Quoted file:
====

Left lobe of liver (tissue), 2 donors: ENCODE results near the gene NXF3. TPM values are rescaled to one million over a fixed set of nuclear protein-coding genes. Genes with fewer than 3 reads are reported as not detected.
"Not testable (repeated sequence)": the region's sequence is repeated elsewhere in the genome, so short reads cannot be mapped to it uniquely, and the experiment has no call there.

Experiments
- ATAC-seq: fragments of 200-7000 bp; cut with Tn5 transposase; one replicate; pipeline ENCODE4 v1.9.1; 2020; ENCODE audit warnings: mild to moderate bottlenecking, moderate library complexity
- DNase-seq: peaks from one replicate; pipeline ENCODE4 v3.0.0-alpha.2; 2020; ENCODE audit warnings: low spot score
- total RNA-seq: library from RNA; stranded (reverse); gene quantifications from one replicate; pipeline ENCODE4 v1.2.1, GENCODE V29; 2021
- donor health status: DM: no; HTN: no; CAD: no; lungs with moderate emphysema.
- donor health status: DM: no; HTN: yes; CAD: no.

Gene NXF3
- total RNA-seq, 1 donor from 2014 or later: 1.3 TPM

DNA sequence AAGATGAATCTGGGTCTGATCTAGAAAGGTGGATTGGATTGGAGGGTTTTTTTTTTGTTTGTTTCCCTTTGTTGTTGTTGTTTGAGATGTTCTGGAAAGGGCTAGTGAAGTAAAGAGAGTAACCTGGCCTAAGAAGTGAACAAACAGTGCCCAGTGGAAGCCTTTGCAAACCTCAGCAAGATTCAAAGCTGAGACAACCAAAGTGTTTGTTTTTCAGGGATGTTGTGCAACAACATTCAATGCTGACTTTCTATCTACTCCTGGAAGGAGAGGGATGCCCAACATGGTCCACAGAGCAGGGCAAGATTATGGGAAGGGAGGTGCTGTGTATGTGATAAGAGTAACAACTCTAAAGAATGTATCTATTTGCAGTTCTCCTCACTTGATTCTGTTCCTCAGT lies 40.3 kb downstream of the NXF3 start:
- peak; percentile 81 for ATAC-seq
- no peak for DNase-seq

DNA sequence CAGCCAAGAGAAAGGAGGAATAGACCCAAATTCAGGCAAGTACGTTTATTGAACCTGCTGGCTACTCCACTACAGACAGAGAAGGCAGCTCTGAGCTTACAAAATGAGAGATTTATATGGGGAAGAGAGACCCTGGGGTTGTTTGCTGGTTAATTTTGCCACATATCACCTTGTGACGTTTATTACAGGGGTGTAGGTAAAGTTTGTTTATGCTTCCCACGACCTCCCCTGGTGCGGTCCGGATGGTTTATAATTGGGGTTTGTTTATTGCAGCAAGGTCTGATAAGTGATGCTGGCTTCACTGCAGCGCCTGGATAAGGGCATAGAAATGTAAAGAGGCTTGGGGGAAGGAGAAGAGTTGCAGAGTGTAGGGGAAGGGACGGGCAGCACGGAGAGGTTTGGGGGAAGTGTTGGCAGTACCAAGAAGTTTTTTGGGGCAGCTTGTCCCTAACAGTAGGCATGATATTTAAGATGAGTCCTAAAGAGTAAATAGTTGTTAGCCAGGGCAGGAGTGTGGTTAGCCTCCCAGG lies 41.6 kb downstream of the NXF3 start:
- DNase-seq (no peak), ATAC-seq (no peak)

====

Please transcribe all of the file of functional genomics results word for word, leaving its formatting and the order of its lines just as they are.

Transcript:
Left lobe of liver (tissue), 2 donors: ENCODE results near the gene NXF3. TPM values are rescaled to one million over a fixed set of nuclear protein-coding genes. Genes with fewer than 3 reads are reported as not detected.
"Not testable (repeated sequence)": the region's sequence is repeated elsewhere in the genome, so short reads cannot be mapped to it uniquely, and the experiment has no call there.

Experiments
- ATAC-seq: fragments of 200-7000 bp; cut with Tn5 transposase; one replicate; pipeline ENCODE4 v1.9.1; 2020; ENCODE audit warnings: mild to moderate bottlenecking, moderate library complexity
- DNase-seq: peaks from one replicate; pipeline ENCODE4 v3.0.0-alpha.2; 2020; ENCODE audit warnings: low spot score
- total RNA-seq: library from RNA; stranded (reverse); gene quantifications from one replicate; pipeline ENCODE4 v1.2.1, GENCODE V29; 2021
- donor health status: DM: no; HTN: no; CAD: no; lungs with moderate emphysema.
- donor health status: DM: no; HTN: yes; CAD: no.

Gene NXF3
- total RNA-seq, 1 donor from 2014 or later: 1.3 TPM

DNA sequence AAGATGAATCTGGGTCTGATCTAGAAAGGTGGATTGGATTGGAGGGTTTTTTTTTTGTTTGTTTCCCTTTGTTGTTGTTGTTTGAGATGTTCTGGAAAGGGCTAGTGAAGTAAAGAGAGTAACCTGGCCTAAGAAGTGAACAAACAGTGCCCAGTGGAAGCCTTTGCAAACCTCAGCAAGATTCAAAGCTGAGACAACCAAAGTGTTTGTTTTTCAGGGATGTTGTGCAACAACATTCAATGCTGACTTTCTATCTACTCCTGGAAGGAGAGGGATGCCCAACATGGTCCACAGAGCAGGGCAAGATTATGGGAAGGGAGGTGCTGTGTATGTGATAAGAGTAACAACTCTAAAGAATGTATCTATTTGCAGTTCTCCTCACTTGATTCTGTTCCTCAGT lies 40.3 kb downstream of the NXF3 start:
- peak; percentile 81 for ATAC-seq
- no peak for DNase-seq

DNA sequence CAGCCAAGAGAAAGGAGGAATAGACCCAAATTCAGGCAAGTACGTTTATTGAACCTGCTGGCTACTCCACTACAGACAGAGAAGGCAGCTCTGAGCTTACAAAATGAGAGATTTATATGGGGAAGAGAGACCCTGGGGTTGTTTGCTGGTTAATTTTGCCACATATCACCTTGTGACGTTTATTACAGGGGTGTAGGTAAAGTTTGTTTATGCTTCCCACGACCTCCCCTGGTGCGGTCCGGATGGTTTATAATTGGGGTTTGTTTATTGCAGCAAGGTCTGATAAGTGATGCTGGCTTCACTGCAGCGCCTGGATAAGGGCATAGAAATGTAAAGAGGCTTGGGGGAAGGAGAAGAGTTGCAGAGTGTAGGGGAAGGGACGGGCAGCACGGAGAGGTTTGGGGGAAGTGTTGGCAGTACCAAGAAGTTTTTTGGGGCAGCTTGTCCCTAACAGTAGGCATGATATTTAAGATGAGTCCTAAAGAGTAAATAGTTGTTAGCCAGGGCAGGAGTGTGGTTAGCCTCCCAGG lies 41.6 kb downstream of the NXF3 start:
- DNase-seq (no peak), ATAC-seq (no peak)